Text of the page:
The Guides to Social Policy Law is a collection of publications designed to assist decision makers administering social policy law. The information contained in this publication is intended only as a guide to relevant legislation/policy. The information is accurate as at the date listed at the bottom of the page, but may be subject to change. To discuss individual circumstances please contact Services Australia.

1.1.I.05 Incapable of caring for a child


A person is incapable of caring for a child if the person is not able to care for the child because:

  • there is a parenting order (within the meaning of the Family Law Act 1975) in force resulting in the person not providing care for the child, or
  • the person is deceased, or
  • the person is in prison or otherwise institutionalised, or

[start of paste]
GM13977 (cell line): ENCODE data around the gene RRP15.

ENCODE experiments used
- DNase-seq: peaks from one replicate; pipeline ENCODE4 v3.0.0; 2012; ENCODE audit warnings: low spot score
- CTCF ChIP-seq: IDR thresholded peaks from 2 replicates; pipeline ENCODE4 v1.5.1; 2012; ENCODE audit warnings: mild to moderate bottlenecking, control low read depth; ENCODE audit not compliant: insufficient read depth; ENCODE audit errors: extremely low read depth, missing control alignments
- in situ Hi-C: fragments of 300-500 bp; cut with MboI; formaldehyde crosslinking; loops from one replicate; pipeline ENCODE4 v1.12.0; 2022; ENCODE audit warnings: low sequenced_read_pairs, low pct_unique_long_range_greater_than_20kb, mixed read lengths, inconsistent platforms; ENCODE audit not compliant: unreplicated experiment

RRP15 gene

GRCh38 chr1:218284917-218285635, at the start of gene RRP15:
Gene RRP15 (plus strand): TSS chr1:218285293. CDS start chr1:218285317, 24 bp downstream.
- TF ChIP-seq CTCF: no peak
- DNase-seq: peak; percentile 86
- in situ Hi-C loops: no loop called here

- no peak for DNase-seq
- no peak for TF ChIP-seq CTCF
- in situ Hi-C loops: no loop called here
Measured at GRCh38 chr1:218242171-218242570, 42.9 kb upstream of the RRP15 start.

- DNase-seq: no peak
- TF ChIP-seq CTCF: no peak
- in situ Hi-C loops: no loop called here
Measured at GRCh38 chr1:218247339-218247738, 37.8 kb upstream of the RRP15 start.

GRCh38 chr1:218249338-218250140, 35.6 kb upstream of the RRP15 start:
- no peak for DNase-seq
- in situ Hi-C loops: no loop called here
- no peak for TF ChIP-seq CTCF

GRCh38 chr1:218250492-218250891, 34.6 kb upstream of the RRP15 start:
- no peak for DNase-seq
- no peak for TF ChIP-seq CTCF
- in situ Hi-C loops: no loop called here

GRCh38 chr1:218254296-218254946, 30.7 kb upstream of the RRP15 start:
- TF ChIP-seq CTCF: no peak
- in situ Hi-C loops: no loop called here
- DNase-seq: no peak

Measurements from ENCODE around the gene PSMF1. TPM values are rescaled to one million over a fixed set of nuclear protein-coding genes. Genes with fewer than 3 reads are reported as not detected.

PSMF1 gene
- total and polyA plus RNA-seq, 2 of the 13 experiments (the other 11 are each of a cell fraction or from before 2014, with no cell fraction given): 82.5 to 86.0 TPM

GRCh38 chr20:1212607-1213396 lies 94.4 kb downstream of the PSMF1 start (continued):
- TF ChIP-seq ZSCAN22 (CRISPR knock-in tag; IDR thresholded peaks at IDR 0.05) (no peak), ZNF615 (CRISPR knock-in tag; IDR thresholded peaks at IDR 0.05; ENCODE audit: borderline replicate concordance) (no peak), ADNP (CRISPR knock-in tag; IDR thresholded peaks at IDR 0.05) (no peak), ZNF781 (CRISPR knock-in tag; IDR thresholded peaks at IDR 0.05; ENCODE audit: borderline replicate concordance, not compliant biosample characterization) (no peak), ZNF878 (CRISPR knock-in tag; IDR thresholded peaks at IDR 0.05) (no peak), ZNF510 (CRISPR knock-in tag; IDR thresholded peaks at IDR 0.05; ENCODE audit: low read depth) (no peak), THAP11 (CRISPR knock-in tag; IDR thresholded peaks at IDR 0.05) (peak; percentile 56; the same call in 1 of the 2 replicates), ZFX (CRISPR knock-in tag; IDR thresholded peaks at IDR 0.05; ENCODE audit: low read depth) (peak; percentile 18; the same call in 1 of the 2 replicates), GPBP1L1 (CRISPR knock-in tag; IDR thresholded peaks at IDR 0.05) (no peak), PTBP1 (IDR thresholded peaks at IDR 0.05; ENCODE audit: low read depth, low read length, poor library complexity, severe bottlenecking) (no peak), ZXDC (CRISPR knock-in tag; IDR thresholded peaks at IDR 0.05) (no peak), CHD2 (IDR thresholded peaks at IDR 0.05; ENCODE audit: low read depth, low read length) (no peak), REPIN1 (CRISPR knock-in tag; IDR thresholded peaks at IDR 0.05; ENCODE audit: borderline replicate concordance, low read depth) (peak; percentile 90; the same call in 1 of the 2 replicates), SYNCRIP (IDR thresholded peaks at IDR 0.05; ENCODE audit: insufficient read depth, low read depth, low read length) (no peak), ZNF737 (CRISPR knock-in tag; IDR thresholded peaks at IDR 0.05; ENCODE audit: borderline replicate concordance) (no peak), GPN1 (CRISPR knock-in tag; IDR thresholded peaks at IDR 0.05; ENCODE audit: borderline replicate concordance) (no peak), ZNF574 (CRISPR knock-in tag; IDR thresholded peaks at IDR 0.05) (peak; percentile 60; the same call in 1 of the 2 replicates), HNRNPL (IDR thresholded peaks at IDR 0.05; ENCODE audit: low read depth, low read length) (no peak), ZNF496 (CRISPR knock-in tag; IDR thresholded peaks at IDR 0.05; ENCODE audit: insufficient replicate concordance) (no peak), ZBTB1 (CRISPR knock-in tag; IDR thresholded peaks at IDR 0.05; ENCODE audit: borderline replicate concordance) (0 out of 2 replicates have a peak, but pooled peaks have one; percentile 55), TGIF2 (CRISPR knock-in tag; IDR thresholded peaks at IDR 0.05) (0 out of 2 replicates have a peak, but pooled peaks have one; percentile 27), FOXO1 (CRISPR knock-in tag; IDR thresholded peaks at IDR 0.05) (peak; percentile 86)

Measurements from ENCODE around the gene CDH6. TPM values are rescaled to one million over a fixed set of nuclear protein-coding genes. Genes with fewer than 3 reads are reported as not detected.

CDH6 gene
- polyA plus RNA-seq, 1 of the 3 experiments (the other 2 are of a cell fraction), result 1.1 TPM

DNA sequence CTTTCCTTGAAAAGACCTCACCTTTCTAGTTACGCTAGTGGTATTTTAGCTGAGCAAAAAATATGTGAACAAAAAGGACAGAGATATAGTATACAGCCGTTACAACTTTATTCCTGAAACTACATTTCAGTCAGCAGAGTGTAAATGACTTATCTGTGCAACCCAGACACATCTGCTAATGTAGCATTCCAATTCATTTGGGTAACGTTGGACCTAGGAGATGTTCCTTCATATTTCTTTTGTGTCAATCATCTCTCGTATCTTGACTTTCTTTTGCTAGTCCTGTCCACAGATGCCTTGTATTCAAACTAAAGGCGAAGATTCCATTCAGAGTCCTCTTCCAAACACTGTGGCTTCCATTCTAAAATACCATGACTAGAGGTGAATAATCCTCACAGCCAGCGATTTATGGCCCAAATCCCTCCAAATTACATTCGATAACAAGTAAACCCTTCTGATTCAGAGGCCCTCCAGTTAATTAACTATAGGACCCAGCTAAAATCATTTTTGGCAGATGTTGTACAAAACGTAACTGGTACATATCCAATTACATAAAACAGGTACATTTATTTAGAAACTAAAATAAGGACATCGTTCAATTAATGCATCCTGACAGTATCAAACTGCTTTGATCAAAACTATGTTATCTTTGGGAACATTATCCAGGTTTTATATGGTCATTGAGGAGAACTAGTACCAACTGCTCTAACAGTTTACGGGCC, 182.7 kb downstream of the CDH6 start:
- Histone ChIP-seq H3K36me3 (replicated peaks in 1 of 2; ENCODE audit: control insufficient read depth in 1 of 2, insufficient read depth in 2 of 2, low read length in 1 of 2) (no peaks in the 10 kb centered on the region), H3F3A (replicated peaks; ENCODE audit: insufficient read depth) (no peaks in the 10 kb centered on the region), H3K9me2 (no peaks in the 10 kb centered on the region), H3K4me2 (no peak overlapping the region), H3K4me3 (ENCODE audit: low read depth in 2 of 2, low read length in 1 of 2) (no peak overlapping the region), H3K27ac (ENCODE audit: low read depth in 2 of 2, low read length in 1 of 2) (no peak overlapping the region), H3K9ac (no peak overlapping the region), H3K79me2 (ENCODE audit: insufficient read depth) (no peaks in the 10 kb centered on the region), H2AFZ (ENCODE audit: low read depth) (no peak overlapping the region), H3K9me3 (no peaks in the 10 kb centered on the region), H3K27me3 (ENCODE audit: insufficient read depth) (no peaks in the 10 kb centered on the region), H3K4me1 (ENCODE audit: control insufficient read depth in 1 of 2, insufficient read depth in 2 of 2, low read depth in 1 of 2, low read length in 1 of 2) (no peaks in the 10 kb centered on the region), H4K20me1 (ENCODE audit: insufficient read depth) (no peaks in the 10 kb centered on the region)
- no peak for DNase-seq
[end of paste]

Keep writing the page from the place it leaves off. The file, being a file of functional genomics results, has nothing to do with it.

• the person's whereabouts are unknown after all reasonable efforts have been made to locate the person, or
  • the person suffers from a medical condition, or
  • Centrelink is satisfied that there is another reason, beyond the control of the person, that means the person is not able to care for the child.

The person is not incapable of caring for a child if the person voluntarily chooses not to care for the child.

Example: A person may voluntarily choose not to care for a child by deciding to travel overseas without the child or by deciding to look after other relatives and not the child.

Note: A person is considered to be incapable of caring for a child if as a result of a medical condition, or a reason outside of their control, they have no capacity or such a limited capacity that it could be considered as no capacity, to care for a child.

Act reference: PPL Rules section 6 Definitions, section 7 Meaning of incapable of caring for a child

Policy reference: PPL Guide Part 2 Eligibility for PLP

Last reviewed: